Maximizing esophageal endoscopy entails the following: understanding the indication for the procedure, ensuring adequate sedation, identifying and measuring all landmarks when not over-inflated, using standardized reporting systems (eg, LA grade, Prague classification, Hill grade), evaluating for mucosal abnormalities and targeting biopsies, retroflexing with adequate inspection of the gastroesophageal junction from below, and examining for gastric inlet patches upon withdrawal.
In evaluating gastroesophageal reflux disease (GERD), esophagogastroduodenoscopy (EGD) can assist in confirming GERD. Other ways to evaluate for GERD include pH monitoring with or without impedance, which can give information on non-acid reflux. High-resolution esophageal manometry and EndoFLIP are other modalities that can be used to rule out other diseases, such as dysmotility or achalasia, but they cannot be used for ruling in GERD.
PPIs have been shown to achieve good mucosal healing of damage due to acid exposure, compared with H2-blockers. Increasing the frequency of the PPI to twice-daily dosing significantly improves symptoms, with little to no long-term side effects. Aside from lifestyle modifications, and aside from PPIs and H2-blockers, medications for GERD include prokinetic agents, baclofen for transient lower esophageal sphincter relaxation, and new potassium acid channel blockers.
If GERD is refractory, with incomplete response to medical management, there are surgical options. Fundoplication can be complete or partial, has the best data for regurgitation symptoms, long-segment Barrett’s esophagus refractory to ablation, and lung transplant patients. Roux-en-Y can be considered for obese patients or patients with absent esophageal peristalsis. The LINX system reduces the need for PPIs but, compared with fundoplication, has a higher rate of removal and lower patient satisfaction. Endoscopic treatments for refractory GERD are transoral incisionless fundoplication, which has the best evidence among endoscopic treatments, and the Stretta procedure, which decreases transient lower esophageal sphincter relaxation. Two other endoscopic treatments that create strictures at the gastric cardia are anti-reflux mucosectomy and anti-reflux mucosal ablation.
There are different types of esophageal strictures, and treatment depends on the underlying pathology. Peptic strictures due to acid exposure are treated with full-dose PPI and, if refractory, consideration should be given to adding an H2-blocker, dilating, injecting a steroid, or consulting surgery. Schatzki’s rings may be due to acid exposure, and PPIs can reduce recurrence after dilation. Eosinophilic esophagitis should be treated with drugs (PPIs, steroids), diet, or dilation. Strictures can occur after endotherapy of Barrett’s esophagus (BE). Steroid injection or fully covered self-expanding metal stents can be used prophylactically, or aggressive dilation can be done should strictures form. Stents for benign strictures can be used, but migration rates are high. In complex esophageal strictures, consideration might be given to rendezvous via percutaneous endoscopic gastrostomy, endoscopic stricturoplasty, or self-dilation.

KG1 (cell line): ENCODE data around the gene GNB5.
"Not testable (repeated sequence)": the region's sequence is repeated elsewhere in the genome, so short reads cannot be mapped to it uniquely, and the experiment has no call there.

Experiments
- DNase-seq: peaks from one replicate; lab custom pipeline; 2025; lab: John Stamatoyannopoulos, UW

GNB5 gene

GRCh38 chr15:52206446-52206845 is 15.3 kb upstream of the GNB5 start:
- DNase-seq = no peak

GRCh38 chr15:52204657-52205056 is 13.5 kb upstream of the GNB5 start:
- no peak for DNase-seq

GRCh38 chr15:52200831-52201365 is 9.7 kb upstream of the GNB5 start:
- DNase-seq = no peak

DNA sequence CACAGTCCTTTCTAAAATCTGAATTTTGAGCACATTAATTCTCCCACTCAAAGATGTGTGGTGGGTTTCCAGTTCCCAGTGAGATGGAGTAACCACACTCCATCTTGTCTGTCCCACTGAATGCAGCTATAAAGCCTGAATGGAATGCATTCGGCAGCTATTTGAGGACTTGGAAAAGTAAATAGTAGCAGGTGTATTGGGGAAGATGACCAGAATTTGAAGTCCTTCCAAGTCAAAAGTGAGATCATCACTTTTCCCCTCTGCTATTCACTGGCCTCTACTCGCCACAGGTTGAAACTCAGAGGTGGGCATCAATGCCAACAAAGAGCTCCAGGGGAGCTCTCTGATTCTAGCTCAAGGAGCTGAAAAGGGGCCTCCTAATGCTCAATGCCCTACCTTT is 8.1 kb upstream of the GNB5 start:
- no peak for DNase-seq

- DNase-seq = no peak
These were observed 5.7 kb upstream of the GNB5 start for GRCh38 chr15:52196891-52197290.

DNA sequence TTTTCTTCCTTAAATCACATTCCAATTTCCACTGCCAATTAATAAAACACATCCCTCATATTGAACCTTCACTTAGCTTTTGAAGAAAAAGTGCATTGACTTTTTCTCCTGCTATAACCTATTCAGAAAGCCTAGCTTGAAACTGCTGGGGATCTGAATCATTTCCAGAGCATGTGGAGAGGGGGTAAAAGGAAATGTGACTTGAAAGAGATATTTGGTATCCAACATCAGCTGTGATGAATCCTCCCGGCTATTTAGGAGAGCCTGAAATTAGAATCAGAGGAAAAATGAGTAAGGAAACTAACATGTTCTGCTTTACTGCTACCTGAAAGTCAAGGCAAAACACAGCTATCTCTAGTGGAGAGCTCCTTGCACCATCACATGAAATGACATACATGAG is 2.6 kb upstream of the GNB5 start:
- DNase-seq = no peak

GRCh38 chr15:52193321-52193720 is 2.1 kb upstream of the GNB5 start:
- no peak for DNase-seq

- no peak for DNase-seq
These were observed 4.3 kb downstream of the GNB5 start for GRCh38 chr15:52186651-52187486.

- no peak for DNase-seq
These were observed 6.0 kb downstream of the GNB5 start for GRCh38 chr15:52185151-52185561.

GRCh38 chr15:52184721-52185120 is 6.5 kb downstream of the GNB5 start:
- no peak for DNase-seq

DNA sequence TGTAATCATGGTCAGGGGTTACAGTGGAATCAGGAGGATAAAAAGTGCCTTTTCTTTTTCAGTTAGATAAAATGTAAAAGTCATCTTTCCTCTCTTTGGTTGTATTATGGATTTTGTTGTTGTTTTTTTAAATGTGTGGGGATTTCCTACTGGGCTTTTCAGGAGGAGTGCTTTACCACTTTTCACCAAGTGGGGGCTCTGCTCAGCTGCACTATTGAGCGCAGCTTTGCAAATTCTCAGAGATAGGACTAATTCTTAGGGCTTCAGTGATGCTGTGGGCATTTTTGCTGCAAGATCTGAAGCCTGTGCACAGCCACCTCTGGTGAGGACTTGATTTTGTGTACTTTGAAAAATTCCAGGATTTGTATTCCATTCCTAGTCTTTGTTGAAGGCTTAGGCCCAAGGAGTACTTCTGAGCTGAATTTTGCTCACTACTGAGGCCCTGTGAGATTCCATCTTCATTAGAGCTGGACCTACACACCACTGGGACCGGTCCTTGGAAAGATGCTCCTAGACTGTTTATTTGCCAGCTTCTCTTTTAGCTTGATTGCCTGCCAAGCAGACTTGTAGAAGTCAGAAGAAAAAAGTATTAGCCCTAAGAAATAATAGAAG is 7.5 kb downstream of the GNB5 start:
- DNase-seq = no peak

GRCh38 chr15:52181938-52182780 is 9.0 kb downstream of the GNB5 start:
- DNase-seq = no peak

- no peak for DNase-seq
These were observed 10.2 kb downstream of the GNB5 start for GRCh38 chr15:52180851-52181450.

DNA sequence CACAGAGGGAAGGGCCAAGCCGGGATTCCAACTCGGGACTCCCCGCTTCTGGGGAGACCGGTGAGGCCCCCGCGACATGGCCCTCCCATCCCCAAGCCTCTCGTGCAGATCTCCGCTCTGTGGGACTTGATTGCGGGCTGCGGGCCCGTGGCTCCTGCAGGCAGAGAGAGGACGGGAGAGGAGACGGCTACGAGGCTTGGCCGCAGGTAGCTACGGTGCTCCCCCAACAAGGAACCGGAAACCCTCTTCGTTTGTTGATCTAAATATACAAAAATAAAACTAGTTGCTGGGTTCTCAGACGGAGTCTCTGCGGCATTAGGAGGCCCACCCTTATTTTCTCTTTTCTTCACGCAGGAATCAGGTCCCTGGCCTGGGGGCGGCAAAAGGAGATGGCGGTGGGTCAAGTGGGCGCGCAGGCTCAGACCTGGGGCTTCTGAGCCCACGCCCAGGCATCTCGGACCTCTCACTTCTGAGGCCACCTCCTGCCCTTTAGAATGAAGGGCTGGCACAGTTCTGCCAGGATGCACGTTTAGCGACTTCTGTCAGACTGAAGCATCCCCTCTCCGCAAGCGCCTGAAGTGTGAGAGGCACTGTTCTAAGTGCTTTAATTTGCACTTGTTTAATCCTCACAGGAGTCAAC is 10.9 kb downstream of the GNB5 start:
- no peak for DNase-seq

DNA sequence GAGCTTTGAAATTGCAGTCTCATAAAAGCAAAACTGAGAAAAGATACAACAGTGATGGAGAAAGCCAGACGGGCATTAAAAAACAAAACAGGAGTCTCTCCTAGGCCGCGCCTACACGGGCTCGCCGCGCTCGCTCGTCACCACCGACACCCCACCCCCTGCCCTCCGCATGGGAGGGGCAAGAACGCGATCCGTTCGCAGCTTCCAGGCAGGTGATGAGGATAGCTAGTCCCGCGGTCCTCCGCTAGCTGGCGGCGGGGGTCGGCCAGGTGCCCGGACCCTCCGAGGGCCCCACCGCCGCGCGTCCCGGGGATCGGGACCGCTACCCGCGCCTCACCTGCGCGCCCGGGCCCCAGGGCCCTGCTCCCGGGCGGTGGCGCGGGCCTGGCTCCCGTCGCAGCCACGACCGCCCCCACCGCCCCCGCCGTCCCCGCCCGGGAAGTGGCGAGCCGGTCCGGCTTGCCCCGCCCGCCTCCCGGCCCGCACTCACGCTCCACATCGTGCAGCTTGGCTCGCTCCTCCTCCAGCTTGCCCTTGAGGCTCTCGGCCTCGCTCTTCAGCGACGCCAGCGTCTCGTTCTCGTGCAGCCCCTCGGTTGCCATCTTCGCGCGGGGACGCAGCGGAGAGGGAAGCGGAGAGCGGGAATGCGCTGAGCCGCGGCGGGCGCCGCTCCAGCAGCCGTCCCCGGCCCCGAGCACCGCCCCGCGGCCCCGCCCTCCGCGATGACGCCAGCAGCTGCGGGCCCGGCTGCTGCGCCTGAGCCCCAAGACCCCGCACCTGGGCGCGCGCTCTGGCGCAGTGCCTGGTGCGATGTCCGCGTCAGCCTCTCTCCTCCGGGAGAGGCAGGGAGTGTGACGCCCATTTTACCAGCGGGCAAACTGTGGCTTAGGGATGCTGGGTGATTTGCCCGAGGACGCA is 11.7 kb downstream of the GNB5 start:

Screening for BE can ultimately reduce esophageal adenocarcinoma (EAC) risk; however, only 10% of patients with BE are screened. Non-EGD screening methods are being studied: EsophaCap, Cytosponge, EsoCheck, and exhaled volatile organic compounds. BE can be diagnosed with endoscopic visualization, with biopsy showing intestinal metaplasia. Advanced techniques can help identify and quantify the BE surface area, including artificial intelligence, optical electronic chromoendoscopy, confocal endomicroscopy, and others. In patients with BE, dysplasia detection is difficult due to noncompliance with surveillance guidelines, interobserver variability among pathologists, and subtle lesions, leading to missed dysplasia and EAC. Wide-area tissue sampling is a method to increase the yield of finding dysplasia and EAC. Prediction tools are available, such as Progression in Barrett's esophagus score, p53 mutation, and TissueCypher assay.
If high-grade dysplasia or EAC up to T1a is detected, resection is required for accurate histologic staging. Resection options are cap-assisted endoscopic mucosal resection (EMR), band-ligation EMR, and endoscopic submucosal dissection. Ablation of residual Barrett’s tissue, such as radiofrequency ablation, cryotherapy, or hybrid argon plasma coagulation, is done after resection to decrease the risk of metachronous dysplasia/neoplasia, resulting in lower rates of esophagectomy. After ablation, surveillance is critical as recurrence can be high.
Use of quality indicators is important in BE screening, detecting BE-related dysplasia, and treating BE with dysplasia/neoplasia, as it will result in better health outcomes and improve the ability to track and report performance.
ASGE GI LEAP URL LINK TO GERD MASTERCLASS